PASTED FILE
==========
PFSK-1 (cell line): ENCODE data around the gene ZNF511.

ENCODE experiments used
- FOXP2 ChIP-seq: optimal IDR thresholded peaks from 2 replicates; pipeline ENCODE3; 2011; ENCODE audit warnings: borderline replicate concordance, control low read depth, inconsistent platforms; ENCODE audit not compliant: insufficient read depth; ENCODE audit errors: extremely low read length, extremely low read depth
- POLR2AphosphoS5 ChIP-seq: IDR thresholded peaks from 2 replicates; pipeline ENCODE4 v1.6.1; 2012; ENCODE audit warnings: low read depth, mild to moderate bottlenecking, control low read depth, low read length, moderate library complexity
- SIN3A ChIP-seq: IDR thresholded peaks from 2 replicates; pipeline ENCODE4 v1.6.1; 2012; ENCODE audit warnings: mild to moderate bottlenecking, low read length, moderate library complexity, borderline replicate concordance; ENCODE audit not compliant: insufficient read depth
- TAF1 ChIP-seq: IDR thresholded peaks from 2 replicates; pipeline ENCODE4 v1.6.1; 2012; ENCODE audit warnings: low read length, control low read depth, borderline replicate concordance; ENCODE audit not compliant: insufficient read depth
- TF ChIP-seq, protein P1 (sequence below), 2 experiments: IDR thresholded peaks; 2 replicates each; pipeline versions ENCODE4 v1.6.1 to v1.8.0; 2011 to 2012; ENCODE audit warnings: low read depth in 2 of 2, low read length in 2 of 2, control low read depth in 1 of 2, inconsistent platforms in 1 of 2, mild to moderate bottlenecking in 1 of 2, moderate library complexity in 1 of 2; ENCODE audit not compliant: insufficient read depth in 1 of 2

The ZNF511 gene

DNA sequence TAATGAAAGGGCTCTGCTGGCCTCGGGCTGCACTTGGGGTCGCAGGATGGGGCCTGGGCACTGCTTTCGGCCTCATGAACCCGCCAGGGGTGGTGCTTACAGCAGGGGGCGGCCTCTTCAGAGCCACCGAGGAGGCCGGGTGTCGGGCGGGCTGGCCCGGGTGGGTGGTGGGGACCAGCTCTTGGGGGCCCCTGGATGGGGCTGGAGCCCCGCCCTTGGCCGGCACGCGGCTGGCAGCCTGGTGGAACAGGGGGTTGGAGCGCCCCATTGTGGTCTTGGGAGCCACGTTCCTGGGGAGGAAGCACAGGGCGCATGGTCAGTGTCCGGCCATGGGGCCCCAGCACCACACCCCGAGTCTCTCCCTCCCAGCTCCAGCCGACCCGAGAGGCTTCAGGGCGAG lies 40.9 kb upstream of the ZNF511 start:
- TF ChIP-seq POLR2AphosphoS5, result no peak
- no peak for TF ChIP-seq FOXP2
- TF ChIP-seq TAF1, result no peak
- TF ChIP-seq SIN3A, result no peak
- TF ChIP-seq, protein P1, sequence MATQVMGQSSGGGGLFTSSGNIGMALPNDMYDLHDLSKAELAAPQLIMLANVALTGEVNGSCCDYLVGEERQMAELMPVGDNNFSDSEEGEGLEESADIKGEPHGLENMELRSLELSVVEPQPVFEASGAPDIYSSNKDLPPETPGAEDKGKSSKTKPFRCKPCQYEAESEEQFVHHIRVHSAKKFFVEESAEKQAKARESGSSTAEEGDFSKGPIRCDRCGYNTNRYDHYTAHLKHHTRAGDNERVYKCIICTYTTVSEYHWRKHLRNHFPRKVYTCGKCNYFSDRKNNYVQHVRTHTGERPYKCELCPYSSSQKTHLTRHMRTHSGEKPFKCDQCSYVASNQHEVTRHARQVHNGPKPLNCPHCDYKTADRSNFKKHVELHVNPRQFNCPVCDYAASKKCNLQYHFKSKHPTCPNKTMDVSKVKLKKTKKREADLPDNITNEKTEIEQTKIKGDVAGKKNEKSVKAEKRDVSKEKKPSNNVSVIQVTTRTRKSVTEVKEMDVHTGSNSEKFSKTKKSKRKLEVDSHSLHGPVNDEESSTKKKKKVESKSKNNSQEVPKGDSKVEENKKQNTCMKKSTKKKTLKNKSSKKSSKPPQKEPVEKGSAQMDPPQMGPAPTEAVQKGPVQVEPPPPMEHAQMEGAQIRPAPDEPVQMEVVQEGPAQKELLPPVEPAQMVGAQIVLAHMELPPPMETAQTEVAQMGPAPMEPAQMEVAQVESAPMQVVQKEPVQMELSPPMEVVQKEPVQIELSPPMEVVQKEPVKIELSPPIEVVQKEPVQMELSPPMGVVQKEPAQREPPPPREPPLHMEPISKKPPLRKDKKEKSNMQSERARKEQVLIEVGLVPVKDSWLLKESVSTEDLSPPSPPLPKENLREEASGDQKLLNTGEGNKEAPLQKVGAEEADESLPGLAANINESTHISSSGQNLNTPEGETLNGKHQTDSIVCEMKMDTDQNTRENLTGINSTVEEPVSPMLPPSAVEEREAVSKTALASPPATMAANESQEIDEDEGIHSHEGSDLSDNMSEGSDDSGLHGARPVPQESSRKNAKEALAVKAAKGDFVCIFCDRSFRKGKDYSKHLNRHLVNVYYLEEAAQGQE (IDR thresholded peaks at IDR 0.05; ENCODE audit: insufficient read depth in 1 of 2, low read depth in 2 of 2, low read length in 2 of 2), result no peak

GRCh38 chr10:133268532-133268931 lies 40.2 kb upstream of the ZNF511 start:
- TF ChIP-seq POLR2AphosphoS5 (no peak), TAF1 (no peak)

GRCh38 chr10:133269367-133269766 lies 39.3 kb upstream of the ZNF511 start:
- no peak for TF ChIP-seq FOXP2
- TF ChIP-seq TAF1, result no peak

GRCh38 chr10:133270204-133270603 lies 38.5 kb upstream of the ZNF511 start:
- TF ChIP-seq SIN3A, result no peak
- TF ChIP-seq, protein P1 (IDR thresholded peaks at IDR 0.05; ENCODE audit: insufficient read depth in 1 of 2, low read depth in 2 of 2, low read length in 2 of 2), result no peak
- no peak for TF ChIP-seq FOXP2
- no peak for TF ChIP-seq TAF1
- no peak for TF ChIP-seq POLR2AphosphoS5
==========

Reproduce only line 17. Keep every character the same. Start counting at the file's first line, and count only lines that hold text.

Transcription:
GRCh38 chr10:133269367-133269766 lies 39.3 kb upstream of the ZNF511 start: